Article for the Dawlish Gazette by Vanessa Ryley on behalf of Dawlish Against Plastic 30.12.2020

I often listen to the radio during my morning chores and routines and I heard what turned out to be a short and very fleeting news item on Tuesday 29th December at 10 a.m. It was about HRH Prince Charles commenting that businesses were showing much more willingness to tackle climate change.

Prince Charles also made a speech at the Green Horizon Summit held at the beginning of November and organized by the City of London Corporation, in collaboration with the Green Finance Institute and supported by the World Economic Forum.

The summit focussed on the role of green finance in the recovery from Covid 19. Its premise was that the transition to a green economy is urgent and is also a significant commercial opportunity that can drive job creation and enhance the return to economic growth. Unfortunately, there is a gap in finance between our net zero ambitions and the reality of the situation. Governments around the world are still propping up the fossil fuel economy, according to analyst company Bloomberg New Energy Finance. More than half a trillion dollars worldwide – $509bn (£395bn) – is to be poured into high-carbon industries, with no conditions to ensure they reduce their carbon output. The UK still exports 70% of plastic rubbish to other countries which are even less well equipped to deal with it.

The objective of the Green Horizon Summit was to turn the talk of financial firms into actions and commitments ahead of the COP26 Summit to be held in Glasgow at the beginning of November 2021.

Although many environmental organisations have tried to keep some public focus on the care of the environment and climate change during the pandemic, the major news organisations have naturally been more concerned about the immediate issues of public health and the ability of the NHS to cope with the unprecedented demands being placed upon it.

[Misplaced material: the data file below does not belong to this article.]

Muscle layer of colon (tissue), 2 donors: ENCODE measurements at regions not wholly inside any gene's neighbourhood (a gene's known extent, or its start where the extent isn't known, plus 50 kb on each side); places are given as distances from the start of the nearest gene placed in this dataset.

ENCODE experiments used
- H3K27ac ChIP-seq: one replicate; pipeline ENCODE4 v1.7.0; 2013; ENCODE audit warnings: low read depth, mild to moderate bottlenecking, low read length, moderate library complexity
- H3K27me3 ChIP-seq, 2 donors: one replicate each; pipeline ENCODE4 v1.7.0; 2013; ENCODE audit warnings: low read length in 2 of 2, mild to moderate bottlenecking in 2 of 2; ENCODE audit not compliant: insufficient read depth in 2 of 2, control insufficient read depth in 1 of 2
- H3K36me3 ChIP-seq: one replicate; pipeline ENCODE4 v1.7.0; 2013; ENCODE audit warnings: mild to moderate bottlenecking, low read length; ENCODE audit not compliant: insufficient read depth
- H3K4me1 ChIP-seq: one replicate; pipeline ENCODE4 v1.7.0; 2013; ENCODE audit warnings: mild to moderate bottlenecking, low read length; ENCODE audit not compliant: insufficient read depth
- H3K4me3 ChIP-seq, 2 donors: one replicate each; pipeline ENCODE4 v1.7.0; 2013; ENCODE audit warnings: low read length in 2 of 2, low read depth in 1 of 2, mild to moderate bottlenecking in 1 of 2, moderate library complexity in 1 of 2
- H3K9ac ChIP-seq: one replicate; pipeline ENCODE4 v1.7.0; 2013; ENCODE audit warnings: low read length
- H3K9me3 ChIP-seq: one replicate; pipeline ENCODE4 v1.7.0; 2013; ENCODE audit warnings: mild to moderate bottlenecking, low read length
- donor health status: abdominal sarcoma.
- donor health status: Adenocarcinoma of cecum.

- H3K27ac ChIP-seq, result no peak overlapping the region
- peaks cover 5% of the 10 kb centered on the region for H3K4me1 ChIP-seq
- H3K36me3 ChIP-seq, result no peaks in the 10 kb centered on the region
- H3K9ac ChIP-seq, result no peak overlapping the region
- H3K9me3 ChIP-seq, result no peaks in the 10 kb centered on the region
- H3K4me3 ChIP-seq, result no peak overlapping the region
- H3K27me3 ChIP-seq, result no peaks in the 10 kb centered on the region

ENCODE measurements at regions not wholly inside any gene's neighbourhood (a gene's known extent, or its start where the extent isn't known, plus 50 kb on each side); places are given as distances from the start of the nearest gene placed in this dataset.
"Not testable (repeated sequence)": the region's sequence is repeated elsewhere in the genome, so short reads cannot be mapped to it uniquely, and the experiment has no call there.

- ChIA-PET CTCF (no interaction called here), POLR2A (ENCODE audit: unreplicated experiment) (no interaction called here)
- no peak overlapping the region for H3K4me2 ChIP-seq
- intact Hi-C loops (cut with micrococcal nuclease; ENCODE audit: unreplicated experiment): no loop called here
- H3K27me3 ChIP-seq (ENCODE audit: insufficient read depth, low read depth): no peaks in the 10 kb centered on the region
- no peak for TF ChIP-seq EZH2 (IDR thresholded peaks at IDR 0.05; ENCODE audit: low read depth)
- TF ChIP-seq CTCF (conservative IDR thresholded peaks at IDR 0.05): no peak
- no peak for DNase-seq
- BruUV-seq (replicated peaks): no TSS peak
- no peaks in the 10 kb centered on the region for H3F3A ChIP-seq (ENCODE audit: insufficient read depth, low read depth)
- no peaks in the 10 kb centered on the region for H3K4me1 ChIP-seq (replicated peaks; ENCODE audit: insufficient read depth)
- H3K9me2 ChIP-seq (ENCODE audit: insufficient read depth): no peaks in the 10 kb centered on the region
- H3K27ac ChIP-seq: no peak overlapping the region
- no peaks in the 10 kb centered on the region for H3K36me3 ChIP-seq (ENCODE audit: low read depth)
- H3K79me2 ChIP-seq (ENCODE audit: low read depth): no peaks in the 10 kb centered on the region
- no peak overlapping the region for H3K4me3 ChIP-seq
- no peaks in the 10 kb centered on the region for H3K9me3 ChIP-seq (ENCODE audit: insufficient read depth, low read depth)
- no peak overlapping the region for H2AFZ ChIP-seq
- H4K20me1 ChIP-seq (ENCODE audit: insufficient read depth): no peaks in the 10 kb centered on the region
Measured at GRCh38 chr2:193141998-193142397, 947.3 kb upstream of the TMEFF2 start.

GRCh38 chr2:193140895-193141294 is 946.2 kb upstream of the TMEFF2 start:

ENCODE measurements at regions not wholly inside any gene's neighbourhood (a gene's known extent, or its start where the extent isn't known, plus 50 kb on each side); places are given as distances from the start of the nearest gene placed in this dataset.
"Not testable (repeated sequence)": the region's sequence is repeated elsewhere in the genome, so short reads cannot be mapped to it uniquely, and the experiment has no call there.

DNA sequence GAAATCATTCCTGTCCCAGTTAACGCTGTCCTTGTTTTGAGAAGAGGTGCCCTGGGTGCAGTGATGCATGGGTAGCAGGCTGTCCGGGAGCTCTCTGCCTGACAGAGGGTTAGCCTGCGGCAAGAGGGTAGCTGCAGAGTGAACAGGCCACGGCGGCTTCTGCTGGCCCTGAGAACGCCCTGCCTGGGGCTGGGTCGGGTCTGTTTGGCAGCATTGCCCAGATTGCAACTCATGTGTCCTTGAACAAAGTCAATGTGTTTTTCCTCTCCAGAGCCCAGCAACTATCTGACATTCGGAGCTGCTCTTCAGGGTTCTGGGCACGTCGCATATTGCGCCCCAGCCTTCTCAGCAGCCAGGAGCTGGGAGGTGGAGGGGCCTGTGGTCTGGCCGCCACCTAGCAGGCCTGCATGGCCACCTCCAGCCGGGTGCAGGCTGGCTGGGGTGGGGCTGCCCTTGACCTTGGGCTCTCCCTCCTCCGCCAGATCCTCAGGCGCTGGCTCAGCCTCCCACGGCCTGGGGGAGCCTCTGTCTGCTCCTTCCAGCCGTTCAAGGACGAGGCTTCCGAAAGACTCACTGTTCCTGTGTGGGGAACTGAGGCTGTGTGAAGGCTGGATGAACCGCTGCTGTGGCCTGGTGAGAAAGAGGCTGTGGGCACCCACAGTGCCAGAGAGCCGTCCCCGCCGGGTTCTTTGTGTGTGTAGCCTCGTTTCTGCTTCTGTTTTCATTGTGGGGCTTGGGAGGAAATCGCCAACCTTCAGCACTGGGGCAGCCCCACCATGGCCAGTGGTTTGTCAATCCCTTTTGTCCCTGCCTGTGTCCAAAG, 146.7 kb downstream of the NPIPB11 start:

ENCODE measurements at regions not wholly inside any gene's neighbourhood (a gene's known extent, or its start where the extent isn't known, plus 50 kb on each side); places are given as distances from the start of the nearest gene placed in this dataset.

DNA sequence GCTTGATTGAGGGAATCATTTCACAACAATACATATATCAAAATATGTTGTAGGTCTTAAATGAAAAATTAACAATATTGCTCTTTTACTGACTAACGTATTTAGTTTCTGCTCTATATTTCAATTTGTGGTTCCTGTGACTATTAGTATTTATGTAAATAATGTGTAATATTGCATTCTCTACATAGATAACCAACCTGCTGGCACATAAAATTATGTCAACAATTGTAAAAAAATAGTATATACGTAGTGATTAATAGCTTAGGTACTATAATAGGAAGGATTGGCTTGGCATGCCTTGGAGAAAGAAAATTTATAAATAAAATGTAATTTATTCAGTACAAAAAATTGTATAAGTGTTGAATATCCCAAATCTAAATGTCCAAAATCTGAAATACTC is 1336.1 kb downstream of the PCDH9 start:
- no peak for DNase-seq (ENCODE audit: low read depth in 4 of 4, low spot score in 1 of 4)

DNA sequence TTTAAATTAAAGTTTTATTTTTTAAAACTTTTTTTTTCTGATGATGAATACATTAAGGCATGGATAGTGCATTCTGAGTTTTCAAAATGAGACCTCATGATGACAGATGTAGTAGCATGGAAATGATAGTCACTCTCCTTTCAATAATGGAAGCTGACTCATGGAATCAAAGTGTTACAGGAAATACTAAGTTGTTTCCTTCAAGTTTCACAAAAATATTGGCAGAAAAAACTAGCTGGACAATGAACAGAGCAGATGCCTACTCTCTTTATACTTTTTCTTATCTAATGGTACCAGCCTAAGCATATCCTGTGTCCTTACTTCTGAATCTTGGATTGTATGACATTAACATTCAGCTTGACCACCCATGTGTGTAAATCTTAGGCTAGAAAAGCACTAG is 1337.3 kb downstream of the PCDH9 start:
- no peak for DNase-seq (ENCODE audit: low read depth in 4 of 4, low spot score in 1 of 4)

However, there is a growing awareness among big business and finance that the future must be green. Mark Carney, former Governor of the Bank of England, and also finance adviser for the flagship COP26 climate change conference in Glasgow, recently gave a series of Reith Lectures on the need for businesses to see environmental interests as investment opportunities. In an interview, he said, “The question particularly for asset owners, pension funds, sovereign wealth funds and others is: How are you oriented? Are you on the right side, or the wrong side, of history?”

A coalition of businesses is committing to a Race for Zero, signing up to reduce their emissions to net zero by 2050. Over 1,000 businesses have joined the campaign, including household names such as Rolls-Royce and food and drink companies, Nestlé and Diageo.

Prince Charles and many others believe that there are now more businesses, investors and consumers prioritising sustainability. Hopefully, this push to sustainability will begin to show significant changes and benefits in the very near future for the natural environment and for ourselves.

I wish you all a new year full of renewed hope for the future and a determination to put the natural world first in whatever way you can. This will mean significant change but the dawning realisation of what is needed in practical terms can never be far from our thoughts, whatever part we play.

Our town, our planet, our future.